WASHINGTON (Reuters) – A goal of Secretary of State Condoleezza Rice’s Middle East trip this week is to win Arab support for a proposed conference on Israeli-Palestinian peace moves, but details for that meeting are scant.
U.S. President George W. Bush announced the meeting would take place before the end of this year as part of what the White House said was a big new initiative to revive the Israeli-Palestinian peace process.
Rice will be in Egypt and Saudi Arabia with Defense Secretary Robert Gates where stabilizing Iraq is a key topic but she will also be pushing for commitment to attend a meeting she says is aimed at promoting a two-state solution for the Israelis and the Palestinians.
“They (Arab nations) were expecting a bigger initiative,” said Middle East expert Shibley Telhami, a professor at the University of Maryland. “No one knows who will attend or what will be on the agenda.”
For example, will U.S. foe Syria — a key player in the region — be excluded from such talks and will Saudi Arabia, which has no diplomatic ties with Israel, agree to attend?
An Arab diplomat, who spoke on condition of anonymity, said people were still trying to work out what such a meeting might achieve in pushing the peace process forward, especially as the Bush administration has only 17 months left in office.
“I think this is intended to be a sincere effort but for this to be effective we have to have clarity,” said the diplomat. “What is the objective of this conference?”
There has even been confusion over whether to call it a “conference,” which could imply more serious negotiations on a future Palestinian state, or the more neutral term “meeting.”
“We shouldn’t get hung up on the semantics here, but the important point about this meeting is that it would be to promote the two-state solution,” Rice said in an interview with the U.S.-backed Arabic Al Hurra television network.
Several Bush administration officials and diplomats said the modalities of the meeting were purposefully vague as Rice wanted to test the waters.
“The White House has continued to play down expectations,” said Daniel Levy, a senior fellow from the New America Foundation and former negotiator for the Israelis. “They don’t want to lock themselves into something in advance and promise something she can’t deliver.”
When ex-Secretary of State James Baker prepared for the Madrid Middle East peace conference in 1991 he embarked on a series of trips before announcing the meeting, and some analysts are questioning why Rice did not do the same.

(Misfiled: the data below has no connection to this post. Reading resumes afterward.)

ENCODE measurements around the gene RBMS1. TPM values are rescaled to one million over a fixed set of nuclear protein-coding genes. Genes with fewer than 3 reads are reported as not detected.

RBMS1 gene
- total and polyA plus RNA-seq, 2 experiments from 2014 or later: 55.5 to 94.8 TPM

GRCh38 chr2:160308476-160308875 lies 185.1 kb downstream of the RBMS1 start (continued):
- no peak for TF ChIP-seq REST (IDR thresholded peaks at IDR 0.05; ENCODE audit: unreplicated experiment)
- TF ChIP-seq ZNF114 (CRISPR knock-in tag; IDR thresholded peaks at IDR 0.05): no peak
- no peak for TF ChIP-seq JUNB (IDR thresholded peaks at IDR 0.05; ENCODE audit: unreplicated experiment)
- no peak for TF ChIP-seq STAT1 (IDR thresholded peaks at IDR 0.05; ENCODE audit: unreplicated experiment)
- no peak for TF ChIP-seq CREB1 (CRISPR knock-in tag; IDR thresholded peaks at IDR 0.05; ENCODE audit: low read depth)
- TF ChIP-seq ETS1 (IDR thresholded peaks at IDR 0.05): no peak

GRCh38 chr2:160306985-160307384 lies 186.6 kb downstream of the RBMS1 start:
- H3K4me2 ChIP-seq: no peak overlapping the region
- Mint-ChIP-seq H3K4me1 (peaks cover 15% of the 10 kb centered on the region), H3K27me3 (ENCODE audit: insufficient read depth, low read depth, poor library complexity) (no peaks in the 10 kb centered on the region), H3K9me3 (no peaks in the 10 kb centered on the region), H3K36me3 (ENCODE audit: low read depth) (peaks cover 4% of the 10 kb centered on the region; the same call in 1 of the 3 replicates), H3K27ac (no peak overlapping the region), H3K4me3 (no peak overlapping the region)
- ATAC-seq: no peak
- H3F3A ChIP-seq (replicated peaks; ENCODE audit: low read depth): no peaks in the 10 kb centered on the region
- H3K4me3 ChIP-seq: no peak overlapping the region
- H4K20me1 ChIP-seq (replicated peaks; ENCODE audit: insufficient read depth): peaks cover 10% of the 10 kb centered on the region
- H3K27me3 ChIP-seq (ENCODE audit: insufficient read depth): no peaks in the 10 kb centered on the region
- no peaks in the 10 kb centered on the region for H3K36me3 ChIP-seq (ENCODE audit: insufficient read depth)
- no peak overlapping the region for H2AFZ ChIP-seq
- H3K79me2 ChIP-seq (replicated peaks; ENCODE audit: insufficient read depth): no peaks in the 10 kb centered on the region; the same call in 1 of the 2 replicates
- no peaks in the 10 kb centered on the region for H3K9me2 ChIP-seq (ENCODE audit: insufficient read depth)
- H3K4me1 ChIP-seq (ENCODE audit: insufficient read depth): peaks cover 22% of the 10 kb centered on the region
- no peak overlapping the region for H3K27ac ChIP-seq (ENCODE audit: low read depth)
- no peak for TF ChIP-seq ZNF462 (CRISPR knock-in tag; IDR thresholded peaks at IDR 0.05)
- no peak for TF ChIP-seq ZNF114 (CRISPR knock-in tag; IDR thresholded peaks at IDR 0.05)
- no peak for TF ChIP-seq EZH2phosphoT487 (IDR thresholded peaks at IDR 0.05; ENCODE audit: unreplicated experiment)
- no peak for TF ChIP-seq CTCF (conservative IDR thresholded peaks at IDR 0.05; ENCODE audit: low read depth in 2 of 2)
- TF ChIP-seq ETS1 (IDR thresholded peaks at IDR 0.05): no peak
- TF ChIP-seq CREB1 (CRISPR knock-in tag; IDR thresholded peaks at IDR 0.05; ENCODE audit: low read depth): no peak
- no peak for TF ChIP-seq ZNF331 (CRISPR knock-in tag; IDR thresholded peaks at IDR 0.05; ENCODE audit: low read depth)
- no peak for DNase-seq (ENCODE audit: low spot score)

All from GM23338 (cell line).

“There is still a perplexing refusal to do the tedious but absolutely essential diplomatic prep work,” commented the New York Times in an editorial last week.
Many Arab states are deeply suspicious of the U.S. role in Arab-Israeli peacemaking, particularly following the U.S. invasion of Iraq in March 2003 and the chaos that has ensued.
They are also asking whether a future Palestinian state can be discussed when the Palestinian territories are divided between Islamist Hamas-run Gaza and the West Bank, where U.S.-backed President Mahmoud Abbas has his own government.
Saudi Arabia and others strongly oppose the U.S. government’s policy of isolating Hamas. “If you build (a new Palestinian state) on deepening Palestinian division then it can’t deliver legitimacy or security,” said Levy.
Last week two envoys from the 22-nation Arab League visited Israel to present a regional land-for-peace plan that calls for a rapid timetable for talks with the Palestinians over statehood.
That plan also offers Israel normal ties with all Arab states in return for a full withdrawal from the lands it seized in the 1967 Middle East war, creation of a Palestinian state and a “just solution” for refugees.
After her joint visit with Gates, Rice will travel separately on Wednesday and Thursday to Jerusalem and Ramallah to meet Abbas and Israeli officials before returning to Washington.